Social Distancing Spins – Days 15-17

By Joel Francis

The weekend weather was way too nice to be inside playing records. Here’s what I listened to when I wasn’t enjoying nature.

Fucked Up – Dose Your Dreams (2018) Toronto’s finest sextet have always been incredible musicians, but sometimes their subtlety and talent gets lost behind frontman Damian Abraham’s blowtorch of a voice. Here, on their fifth album, Abraham pulls back a little and the rest of the band flexes their muscles. I guess the story on Dose Your Dreams is a continuation of their 2011 masterpiece David Comes to Life. I have listened to David Comes to Life countless times and have only and elementary understanding of its story. The narrative on Dose Your Dreams is lost on me. So forget about that. Check out the rare mashup of hardcore punk and jazz saxophone at the end of “Raise Your Voice Joyce” (dig the synthesizer on the track, too). The title track is straight-up indie rock, while “Two I’s Closed” sounds like it could be the Dirty Projectors. If this sounds like the band leaving punk and throwing everything at the wall, fear not. The songs are still here, just not in the way you might expect.

Dose Your Dreams is the sound of Fucked Up spreading their wings. It will be interesting to see where they go from here.

Joe Callicot – Ain’t A Gonna Lie to You (2003) Don’t feel bad if you aren’t familiar with Mississippi Joe Callicot – I wasn’t either. Cruising the liner notes and the web, I found out that the dozen songs here were recorded in 1967, two years before his death. I could recite a few other facts but all you really need to know is that Callicot is an acoustic blues picker in the vein of fellow Mississippian John Hurt. Callicot’s voice isn’t as molasses-smooth as Hurt’s, but if you like the relaxed style of one, you’ll enjoy the other. These times are anxious enough. Put this on and unwind.

Blondie – Eat to the Beat (1979) In her autobiography, Debbie Harry describes Blondie as a nonstop circus of recording, tours and musicians. In the six year (and six album) blur between playing shows at CBGB and headlining arenas before breaking up, Harry has a point. Still, it would be nice if she slowed down to let fans savor the journey a little bit more. Blondie’s fourth album opens with the fantastic “Dreaming,” still a concert staple.  We also get the new wave dance classic “Atomic” and cinematic “Union City Blue.” Eat to the Beat is the only Blondie album I own, but every time I play it I’m reminded I need to seek out a couple more.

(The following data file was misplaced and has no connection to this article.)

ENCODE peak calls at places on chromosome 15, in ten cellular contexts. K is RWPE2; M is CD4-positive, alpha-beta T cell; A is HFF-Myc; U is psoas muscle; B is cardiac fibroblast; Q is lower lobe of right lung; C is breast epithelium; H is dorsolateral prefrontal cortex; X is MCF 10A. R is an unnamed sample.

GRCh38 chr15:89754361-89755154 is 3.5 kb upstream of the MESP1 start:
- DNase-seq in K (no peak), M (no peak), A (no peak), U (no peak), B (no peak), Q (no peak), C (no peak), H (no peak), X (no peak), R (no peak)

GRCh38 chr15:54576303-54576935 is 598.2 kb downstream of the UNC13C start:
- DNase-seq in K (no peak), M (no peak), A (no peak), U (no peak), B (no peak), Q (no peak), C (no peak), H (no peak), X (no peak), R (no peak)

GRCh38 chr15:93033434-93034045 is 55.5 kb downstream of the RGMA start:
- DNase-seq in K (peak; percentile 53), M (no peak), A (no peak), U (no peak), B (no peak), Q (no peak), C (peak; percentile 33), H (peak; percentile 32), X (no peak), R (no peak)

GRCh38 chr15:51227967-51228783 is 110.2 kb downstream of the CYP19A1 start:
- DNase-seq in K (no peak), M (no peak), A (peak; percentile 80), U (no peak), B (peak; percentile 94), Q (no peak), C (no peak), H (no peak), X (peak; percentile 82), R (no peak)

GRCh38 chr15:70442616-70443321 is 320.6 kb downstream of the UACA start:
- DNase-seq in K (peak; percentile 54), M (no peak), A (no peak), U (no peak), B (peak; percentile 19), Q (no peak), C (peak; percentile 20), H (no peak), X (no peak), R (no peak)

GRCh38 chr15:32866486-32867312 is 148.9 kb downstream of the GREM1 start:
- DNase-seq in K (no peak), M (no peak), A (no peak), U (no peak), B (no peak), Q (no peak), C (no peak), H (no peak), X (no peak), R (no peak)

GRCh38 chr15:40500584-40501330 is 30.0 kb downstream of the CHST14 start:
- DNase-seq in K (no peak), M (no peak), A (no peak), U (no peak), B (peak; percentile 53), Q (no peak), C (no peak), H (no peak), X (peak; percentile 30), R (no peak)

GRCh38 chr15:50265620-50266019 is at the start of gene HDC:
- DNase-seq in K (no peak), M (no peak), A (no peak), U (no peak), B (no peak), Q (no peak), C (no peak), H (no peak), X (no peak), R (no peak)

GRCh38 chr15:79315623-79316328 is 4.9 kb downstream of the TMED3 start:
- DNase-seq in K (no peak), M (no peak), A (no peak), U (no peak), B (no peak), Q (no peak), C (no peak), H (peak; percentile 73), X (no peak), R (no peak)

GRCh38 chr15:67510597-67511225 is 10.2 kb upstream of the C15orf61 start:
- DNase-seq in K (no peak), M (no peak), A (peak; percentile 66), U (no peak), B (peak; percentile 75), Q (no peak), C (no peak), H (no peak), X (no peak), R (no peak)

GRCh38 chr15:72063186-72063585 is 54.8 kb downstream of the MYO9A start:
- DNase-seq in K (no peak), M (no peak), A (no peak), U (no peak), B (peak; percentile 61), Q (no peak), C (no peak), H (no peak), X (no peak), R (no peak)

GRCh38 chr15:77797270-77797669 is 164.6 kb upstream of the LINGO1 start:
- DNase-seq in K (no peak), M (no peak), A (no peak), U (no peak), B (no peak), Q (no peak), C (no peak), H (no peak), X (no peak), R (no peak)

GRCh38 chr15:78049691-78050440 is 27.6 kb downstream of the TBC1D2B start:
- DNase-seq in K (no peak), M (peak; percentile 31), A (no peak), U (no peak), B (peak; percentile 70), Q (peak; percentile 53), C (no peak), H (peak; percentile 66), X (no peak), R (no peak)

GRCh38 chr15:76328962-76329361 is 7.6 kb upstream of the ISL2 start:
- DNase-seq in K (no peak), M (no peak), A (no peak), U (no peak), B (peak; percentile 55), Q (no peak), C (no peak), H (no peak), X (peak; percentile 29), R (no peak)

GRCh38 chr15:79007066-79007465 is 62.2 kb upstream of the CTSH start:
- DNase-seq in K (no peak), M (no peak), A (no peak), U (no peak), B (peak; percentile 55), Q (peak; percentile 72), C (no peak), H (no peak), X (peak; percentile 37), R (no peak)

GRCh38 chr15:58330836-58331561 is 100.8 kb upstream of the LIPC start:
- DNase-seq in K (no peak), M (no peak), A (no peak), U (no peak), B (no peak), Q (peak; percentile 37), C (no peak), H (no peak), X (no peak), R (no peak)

Billie Holiday – Lady in Satin (1958) As the final album released during Billie Holiday’s brief life, it’s hard not to listen to this album and not think about her tragic story and play the what-if game. Her ragged voice here is another constant reminder of her hard life. As an inspired artist, Holiday is able to use her ragged state to her advantage. The raw tension she infuses into every performance adds another dimension to songs like “Glad to Be Unhappy” and “You’ve Changed.” I also thought about this article and how racists in power conspired to make Holiday’s life even more difficult. I know it sounds fantastic, but just check out the reporting and get back to me. Rest in peace, Lady Day.

Stevie Wonder – Music of My Mind (1972) Stevie Wonder’s incredible run of classic albums usually begins with Talking Book, but the people who start there are missing the two great records that came before that landmark. Music of My Mind came out just six months before Book and lays the groundwork for all of the latter’s achievements. The synthesizers and clavinets that came to define Wonder’s sound are trotted out for the first time here. Music of My Mind is also the first album where Wonder plays most of the instruments himself. (Sayonara Funk Brothers.) The first side starts strong with the upbeat “Love Having You Around.” “Superwoman” is a reworking of a song from Wonder’s previous album. Its great in both forms. “I Love Every Little Thing About You” would fit fine on a playlist of Wonder love songs, right between “All I Do” and “As.” The second side is good as solid as well. Consider this a warm-up for Talking Book and jump in. It’s all there – almost.

Justin Townes Earle – Absent Fathers (2015) The first time I saw Justin Townes Earle in concert, he was part of his dad Steve Earle’s road crew. He came onstage (barefoot) at the end of the night to add extra guitar to “What’s So Funny ‘Bout Peace Love and Understanding.” Unfortunately, the father had to fire his son for excessive drug use before the tour was over. Keep in mind Steve Earle actually served time in the early ‘90s for heroin, cocaine and weapons possession, so outdrugging him is a pretty neat trick.

This bit of biography also frames the sadness that saturates the characters on Absent Fathers. None of these ten songs are about the perfect nuclear family, but Justin Earle inherited his dad’s knack for songwriting and inhabits these characters so well it’s hard not to be moved.

Bobo Yeye – Belle Epoque in Upper Volta (compilation) I am convinced – but willing to hear otherwise – that the roots of all music either goes back to Gregorian monks chanting in Europe or African drumming and singing. While both forms have their appeal, I’ll take the dirty African funk found here any day. Loud drums, horns, fuzzy guitars, soulful vocals, primitive recording. Yeah, this hits the sweet spot. Accompanying the three albums in this Numero collection is a hardcover book of photography and essays about the music. Feast your eyes and your ears.

Review: Blondie

(Above: Blondie perform “My Heart Will Go On” and validate the cliche: It’s the singer, not the song.)

By Joel Francis
The Kansas City Star

Blondie performed all four of their No. 1 hits during Tuesday’s concert at Crossroads KC, but they opened their encore set with someone else’s chart topper.

Playing with an energy that recalled their CBGB’s heyday, the sextet slammed through a surprising cover of Celine Dion’s “Titanic hit “My Heart Will Go On.” It is unsure what was more shocking: that Blondie covered Celine Dion; or that it was really, really good.